CHICAGO — To mark the second anniversary of her swearing-in, Chicago Mayor Lori Lightfoot announced Tuesday that she would only grant one-on-one interviews to Black and Brown journalists.
She defended her decision during her one and one with WGN’s Tahman Bradley.
“I’m thinking in this one day when we are looking at the two-year anniversary of my inauguration, as a woman of color, as a lesbian, it’s important to me that diversity is put front in center,” Lightfoot said.
The move infuriated the mostly white City Hall press corps.
The outrage exploded on Twitter. One Latino newspaper reporter wrote he agreed to the sit-down but backed out to make a point.
“If I as the black woman mayor, the first ever, don’t challenge us, the collective us, to do better, to really make sure that in every institution it reflects the diversity, nuance and texture, the shame on me,” Lightfoot said.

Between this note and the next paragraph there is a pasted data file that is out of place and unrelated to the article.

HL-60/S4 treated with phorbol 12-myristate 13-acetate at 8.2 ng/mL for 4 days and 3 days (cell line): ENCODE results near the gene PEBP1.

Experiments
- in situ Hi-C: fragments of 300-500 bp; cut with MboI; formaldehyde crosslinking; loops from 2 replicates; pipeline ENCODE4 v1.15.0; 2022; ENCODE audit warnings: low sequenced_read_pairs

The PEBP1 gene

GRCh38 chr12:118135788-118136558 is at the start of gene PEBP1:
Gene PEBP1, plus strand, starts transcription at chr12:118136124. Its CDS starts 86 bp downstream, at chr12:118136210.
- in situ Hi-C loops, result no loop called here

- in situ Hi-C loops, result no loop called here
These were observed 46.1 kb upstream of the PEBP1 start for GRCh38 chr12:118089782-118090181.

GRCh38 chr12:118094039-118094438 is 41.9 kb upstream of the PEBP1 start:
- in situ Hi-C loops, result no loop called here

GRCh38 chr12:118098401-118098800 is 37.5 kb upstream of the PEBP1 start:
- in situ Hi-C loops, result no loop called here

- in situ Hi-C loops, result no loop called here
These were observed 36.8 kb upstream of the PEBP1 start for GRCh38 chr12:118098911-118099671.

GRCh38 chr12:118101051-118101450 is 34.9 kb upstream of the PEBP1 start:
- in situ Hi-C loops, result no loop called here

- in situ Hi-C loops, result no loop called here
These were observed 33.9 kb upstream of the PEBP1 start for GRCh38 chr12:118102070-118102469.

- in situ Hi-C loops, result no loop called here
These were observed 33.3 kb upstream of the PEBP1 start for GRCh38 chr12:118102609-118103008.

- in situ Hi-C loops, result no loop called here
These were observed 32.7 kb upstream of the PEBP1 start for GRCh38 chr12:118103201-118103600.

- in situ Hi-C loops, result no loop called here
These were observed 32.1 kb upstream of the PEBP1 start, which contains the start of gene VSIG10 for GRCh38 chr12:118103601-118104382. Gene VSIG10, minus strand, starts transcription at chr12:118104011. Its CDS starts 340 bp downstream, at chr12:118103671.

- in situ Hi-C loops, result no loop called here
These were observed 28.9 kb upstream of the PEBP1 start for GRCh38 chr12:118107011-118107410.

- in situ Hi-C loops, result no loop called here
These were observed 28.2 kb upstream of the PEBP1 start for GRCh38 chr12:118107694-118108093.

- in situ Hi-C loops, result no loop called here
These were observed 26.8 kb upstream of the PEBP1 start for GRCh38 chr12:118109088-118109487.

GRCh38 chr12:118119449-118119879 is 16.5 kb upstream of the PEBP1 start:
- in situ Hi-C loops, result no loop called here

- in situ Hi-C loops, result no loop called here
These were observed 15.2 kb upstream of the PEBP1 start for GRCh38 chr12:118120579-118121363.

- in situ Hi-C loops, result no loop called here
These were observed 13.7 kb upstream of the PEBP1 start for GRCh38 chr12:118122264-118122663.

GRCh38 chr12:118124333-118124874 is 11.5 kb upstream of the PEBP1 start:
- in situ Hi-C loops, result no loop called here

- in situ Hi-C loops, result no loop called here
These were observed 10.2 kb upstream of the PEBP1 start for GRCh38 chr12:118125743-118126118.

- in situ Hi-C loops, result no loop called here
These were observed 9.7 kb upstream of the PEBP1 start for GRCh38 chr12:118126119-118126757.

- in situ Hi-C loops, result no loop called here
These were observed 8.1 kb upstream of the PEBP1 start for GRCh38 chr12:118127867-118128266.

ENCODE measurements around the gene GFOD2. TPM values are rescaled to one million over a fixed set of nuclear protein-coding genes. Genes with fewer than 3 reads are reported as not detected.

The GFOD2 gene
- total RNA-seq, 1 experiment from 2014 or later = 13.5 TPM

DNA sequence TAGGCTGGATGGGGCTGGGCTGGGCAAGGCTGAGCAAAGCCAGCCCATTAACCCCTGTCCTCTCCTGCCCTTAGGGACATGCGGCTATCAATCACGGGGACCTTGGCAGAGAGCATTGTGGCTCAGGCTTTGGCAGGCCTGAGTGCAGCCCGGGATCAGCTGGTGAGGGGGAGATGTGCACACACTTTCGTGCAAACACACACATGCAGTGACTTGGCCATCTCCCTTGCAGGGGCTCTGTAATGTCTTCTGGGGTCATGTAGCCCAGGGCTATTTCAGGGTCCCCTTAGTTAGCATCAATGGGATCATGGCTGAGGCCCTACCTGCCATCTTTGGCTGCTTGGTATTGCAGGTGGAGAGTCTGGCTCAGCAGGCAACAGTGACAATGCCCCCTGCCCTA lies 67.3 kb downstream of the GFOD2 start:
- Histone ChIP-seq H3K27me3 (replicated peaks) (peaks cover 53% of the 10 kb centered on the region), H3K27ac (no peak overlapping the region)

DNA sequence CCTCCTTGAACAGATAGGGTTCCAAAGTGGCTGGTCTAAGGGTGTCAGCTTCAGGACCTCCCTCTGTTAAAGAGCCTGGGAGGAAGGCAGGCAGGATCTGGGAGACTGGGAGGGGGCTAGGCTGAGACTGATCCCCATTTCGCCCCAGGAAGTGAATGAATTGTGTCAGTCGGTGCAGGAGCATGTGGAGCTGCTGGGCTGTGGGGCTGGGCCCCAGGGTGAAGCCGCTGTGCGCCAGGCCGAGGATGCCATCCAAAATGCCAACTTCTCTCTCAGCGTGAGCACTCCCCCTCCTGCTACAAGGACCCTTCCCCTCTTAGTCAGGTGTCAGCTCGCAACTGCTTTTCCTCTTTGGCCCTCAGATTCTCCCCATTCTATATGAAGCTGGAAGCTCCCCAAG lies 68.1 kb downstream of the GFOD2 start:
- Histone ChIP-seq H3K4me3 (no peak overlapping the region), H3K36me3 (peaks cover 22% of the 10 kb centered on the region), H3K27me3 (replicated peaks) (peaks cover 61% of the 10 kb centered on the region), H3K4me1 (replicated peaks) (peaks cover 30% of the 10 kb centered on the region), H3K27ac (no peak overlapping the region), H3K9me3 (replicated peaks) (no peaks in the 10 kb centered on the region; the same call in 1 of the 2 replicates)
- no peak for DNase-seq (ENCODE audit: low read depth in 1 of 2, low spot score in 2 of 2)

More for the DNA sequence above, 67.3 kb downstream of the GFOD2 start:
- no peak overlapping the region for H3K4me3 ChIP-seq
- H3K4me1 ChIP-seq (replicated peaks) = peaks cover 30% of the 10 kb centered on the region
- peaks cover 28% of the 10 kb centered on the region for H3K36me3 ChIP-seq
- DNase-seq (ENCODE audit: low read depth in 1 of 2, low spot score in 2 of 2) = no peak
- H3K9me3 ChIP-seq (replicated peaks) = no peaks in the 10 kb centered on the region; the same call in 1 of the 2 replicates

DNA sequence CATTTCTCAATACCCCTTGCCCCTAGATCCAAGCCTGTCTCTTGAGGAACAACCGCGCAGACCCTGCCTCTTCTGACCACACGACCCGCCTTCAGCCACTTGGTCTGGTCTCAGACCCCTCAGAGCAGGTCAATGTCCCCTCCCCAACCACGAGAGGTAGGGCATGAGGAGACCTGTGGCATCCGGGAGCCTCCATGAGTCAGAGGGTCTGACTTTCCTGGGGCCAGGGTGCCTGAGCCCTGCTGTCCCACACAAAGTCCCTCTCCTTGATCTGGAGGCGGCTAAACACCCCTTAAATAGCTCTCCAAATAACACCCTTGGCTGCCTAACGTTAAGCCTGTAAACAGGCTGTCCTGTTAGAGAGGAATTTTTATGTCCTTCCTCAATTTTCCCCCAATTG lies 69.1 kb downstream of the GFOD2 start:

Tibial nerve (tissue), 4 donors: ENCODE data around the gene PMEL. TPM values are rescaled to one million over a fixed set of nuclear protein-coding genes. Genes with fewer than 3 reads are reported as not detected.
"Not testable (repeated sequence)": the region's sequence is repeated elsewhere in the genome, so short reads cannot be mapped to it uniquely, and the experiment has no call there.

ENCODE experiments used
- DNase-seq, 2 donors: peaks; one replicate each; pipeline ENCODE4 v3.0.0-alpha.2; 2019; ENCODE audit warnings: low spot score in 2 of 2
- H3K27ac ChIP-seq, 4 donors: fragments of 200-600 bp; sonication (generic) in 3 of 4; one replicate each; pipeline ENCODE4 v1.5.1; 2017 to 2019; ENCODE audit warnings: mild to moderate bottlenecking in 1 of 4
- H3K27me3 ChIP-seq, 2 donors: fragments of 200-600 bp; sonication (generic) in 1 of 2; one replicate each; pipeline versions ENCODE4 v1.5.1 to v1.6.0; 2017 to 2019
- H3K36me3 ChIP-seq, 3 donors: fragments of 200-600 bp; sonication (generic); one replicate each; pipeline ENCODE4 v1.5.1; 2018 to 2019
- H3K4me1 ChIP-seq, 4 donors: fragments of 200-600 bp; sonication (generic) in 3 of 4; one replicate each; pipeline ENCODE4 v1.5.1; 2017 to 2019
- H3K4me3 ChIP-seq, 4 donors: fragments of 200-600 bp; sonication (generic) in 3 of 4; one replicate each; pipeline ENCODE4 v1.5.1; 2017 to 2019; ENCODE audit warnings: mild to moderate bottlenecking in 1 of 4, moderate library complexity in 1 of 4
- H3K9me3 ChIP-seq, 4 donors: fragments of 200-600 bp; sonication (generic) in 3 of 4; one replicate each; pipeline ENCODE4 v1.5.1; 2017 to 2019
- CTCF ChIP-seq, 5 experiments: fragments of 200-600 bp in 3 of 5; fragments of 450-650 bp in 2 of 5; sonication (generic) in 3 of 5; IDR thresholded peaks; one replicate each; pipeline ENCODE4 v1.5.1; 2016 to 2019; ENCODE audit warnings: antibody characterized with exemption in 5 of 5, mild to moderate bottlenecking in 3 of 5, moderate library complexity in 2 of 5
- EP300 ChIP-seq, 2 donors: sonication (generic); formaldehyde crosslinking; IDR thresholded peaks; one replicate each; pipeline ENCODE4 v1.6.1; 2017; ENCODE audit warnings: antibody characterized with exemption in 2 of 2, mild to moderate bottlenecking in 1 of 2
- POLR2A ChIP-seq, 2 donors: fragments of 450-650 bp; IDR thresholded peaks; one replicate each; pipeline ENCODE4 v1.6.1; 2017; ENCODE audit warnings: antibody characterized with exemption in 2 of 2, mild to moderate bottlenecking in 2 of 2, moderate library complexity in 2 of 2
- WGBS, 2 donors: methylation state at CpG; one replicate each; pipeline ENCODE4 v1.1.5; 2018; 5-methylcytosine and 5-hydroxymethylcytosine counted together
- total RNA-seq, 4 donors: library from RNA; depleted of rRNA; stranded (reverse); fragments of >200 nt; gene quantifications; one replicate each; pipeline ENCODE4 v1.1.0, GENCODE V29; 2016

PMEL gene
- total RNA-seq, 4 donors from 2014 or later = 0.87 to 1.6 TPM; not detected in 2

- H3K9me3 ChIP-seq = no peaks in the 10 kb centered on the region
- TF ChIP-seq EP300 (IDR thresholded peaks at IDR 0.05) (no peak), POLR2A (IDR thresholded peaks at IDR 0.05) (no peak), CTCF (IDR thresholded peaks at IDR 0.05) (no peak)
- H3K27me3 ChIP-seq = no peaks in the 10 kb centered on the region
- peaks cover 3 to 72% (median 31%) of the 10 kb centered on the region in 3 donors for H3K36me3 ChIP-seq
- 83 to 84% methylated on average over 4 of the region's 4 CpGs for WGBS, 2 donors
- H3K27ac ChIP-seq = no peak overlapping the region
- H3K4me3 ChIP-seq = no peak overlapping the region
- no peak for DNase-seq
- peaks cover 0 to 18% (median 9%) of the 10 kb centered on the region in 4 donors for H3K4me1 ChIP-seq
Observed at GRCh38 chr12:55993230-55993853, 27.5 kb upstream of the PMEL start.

Lightfoot is known to clash with opponents or those who question her. Reporting on leaked emails revealed the mayor upset about critical reporting and commentary canceled her Chicago Tribune subscription.
When asked if this was payback Lightfoot said, “It has nothing to do with that. The facts are the facts. Look at the people who cover City Hall.”
Political analyst Charles Thomas knows the City Hall beat well, as a former television political reporter. He says although newsroom diversity is an important topic, he questions the mayor’s timing.
“This is a distraction,” he said. “Instead of talking about crime, talking about disarray in her administration, talking about education, talking about city finances, we’re talking about this.”